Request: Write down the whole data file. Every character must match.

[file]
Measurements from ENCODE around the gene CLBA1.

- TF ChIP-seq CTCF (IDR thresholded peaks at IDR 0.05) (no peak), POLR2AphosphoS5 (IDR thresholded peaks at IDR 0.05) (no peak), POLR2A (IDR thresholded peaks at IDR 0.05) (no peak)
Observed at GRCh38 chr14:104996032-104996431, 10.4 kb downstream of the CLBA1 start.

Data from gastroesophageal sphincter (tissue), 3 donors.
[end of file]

Measurements from ENCODE around the gene CLBA1.

- TF ChIP-seq CTCF (IDR thresholded peaks at IDR 0.05) (no peak), POLR2AphosphoS5 (IDR thresholded peaks at IDR 0.05) (no peak), POLR2A (IDR thresholded peaks at IDR 0.05) (no peak)
Observed at GRCh38 chr14:104996032-104996431, 10.4 kb downstream of the CLBA1 start.

Data from gastroesophageal sphincter (tissue), 3 donors.